• familial factors;
  • prostatic cancer risk;
  • plasma sex-steroid levels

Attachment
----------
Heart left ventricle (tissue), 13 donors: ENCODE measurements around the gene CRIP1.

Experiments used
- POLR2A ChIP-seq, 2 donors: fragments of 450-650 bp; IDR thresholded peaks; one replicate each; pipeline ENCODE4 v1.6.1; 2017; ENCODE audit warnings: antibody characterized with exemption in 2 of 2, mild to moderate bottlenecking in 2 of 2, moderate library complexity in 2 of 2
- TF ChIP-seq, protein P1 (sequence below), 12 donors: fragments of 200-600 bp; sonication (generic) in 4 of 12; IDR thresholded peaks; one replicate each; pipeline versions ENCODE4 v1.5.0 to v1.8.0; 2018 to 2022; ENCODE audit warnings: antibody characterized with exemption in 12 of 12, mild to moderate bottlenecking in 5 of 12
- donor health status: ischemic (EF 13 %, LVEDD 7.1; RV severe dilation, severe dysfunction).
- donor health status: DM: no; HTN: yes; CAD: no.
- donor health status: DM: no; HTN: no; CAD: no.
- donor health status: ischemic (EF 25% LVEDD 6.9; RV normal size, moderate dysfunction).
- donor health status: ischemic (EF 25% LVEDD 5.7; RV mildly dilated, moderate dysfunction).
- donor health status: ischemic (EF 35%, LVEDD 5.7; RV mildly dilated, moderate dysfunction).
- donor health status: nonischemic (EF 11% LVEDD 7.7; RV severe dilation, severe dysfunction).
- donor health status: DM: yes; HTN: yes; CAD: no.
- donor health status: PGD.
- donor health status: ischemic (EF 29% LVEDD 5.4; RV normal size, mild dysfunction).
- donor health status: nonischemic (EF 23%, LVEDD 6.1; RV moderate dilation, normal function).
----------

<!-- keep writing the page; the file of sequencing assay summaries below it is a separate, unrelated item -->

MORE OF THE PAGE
Whether familial factors affect the frequency of prostatic cancer and the plasma content of sex-steroids was investigated. Brothers (n = 257) of probands (n = 150) diagnosed with prostatic cancer before age 62 years had a fourfold higher risk for developing the disease than men in the general population in the State of Utah and their brothers-in-law (n = 202). Familial factors markedly affected the plasma content of sex steroids (testosterone, dihydro-testosterone, the ratio of testosterone to DHT, sex-hormone binding globulin, and the free fraction of testosterone) in nonendocrinologically treated probands and their brothers and sons and in normal men in the general populations. Index cases and their brothers and sons had a significantly lower mean plasma testosterone content than controls of comparable age. Preliminary data suggest that the metabolic clearance rate of testosterone and the conversion ratio of testosterone to estradiol are relatively high in probands. The observations indicate that familial factors are potent risk factors for the development of prostatic cancer. They also suggest that plasma androgen values in families with prostatic cancer cluster in the lower range of normal and that plasma sex-steroid content is more similar in each brothers with or without prostatic cancer than among nonbrothers.